I bought a 1984 Dodge D150 Slant 6 with Over Drive 4 Manual Trans in November of 2012 and have been working to get it in descent running condition.
What i've done is put the intake and a holley 1920 from a 72' dodge dart on the truck (the intake does not have a egr valve). I rebuilt the holley 1920 and am working with the tuning I don't have the automatic choke for the 1920 so it doesn't have a choke at this time.
You should fix this ASAP. A loose and floppy choke can lead to drive-ability problems and poor performance and fuel economy.
I have a haynes, chilton, and the 1984 OEM service manual for the truck so i've been using those as i work on the truck
The Haynes and the Chilton's make good doorstops or paperweights, but I wouldn't use them for much else, especially if you have a factory service manual.
I've got the truck running it seems to do OK in 1st and 2nd gear in how it moves with the engine RPMs but in 3rd it doesn't seem to move very fast. I haven't gotton it out on the highway to try out the overdrive gear
I'm not sure how the slant 6 is suppose to run i've never driven or rode in one before but it seems like it doesn't move very fast.
OK, it sounds like you need to spend some time tuning the carb and the ignition system. Read on below.
I ended up converting from the lean burn to the Chrysler electronic ignition system to see if that would help thinking that the lean burn wasn't adjusting the time correctly with the missing parts that it needs to work correctly.
I've got the timing set a about 5 degrees before TDC how far down the timing scale should the timing advance at higher RPMs? The scale only goes to about 24 degrees from what i can tell
OK. The first things you need to do are to check for timing chain stretch and check that the timing mark on the damper is showing true TDC. The outer ring on the damper can slip over time and give an incorrect reading of where your timing actually is set.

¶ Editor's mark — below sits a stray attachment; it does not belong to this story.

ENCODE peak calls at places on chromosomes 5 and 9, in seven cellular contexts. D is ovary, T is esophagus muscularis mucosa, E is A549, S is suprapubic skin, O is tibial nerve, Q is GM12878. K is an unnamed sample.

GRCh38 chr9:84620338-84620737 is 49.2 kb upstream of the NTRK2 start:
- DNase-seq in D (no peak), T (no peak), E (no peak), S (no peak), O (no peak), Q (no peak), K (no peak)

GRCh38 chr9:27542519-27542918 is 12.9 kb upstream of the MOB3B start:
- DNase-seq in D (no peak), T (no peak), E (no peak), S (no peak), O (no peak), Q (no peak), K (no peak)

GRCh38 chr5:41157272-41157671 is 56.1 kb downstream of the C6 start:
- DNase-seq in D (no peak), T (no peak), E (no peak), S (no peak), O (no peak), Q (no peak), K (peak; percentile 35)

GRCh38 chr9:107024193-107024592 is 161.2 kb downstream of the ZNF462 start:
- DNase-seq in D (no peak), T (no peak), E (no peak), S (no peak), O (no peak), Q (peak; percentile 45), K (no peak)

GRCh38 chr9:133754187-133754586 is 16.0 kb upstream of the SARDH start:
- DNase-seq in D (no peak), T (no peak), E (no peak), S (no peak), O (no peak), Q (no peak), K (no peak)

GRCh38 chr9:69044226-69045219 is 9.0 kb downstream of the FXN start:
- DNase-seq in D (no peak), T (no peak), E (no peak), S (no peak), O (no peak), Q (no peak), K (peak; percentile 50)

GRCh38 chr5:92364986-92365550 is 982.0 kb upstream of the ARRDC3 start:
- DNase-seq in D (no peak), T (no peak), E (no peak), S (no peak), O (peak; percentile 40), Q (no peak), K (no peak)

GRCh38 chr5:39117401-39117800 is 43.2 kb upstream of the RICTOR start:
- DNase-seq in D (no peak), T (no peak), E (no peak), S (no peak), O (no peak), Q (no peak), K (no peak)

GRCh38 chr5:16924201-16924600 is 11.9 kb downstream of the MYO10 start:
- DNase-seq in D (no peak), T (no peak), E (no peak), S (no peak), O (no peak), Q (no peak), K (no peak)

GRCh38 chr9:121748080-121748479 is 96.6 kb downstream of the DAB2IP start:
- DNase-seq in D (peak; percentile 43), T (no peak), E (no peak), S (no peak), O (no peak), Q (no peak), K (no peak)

Once you have verified that your timing chain is not too stretched and the timing mark on the damper is true TDC, you need to disassemble the distributor to clean it and verify everything is working. Verify that the vacuum advance pod still holds a vacuum and clean and lubricate the mechanical advance mechanism. While you are in there, note the number stamped on the distributor governor, the type of springs installed on the mechanical advance weights, and the number stamped on the vacuum advance pod arm.
Stock slant six initial (base) timing specs varied from 5 ATDC to 16 BTDC depending on the emissions package, ignition system, and camshaft installed.
Determining your ideal base timing is not as simple as you would think. Slants generally "like" 32 degrees total mechanical advance with 8-12 degrees base advance and about 54 degrees total advance. The exact number of degrees BTDC you will set the timing depends on several variables- your cam profile and the amount of degrees of centrifugal and vacuum advance your distributor provides.
To get in the ballpark, you should pull the distributor and see the number that is stamped on the governor. A 9R governor provides 18 degrees of crankshaft timing advance, an 11R provides 22 degrees, etc... To get a rough idea of your base timing, you take the number stamped on the governor and multiply it by two, then subtract that number from 32. So, for a governor stamped 9, your base timing would be about 14 BTDC: (32-[9*2])= 14. You can advance or retard your base timing as needed to deal with different cam profiles.
While that number is the rough estimated base timing, the vacuum advance also comes into play. You need to see how many degrees the vacuum advance provides. Different vacuum advance cans provide different amounts of advance (and also apply that advance at different vacuum levels). While you have the distributor out, check if there is a number stamped on the vacuum pod arm. You will also have to multiply this number by 2 to get the number of crankshaft degrees the vacuum pod advances the timing. You want to have total spark advance of around 54 degrees. That means about 32 degrees of mechanical advance and 22 degrees of vacuum advance. You need to make sure that your base timing will not make the total spark advance get too far beyond 54 degrees when the vacuum and centrifugal advance systems are "all in."
There are numerous discussions on this board about "recurving" your distributor. Those threads have input from people much more knowledgeable than I, and give you all the info you need to determine your optimal base timing. I highly recommend searching for them and reading them.
The carburetor holds idle fine and seems to respond correctly when you thrust the throttle the engine seems to be sound. I did a complete tune up before trying to run the truck but it just doesn't seem to move down the road quit like i think it should especially in 3rd gear it seems pretty slow and unreponsive to throttle
Any help will be appreciated...i will post some before and after pics and if possible some video of the engine running
Like I said above, I recommend you (1) get the choke fixed (go straight for the Carbs Unlimited electric choke conversion discussed HERE
; then (2) spend some time giving your ignition system and distributor a good cleaning and going over.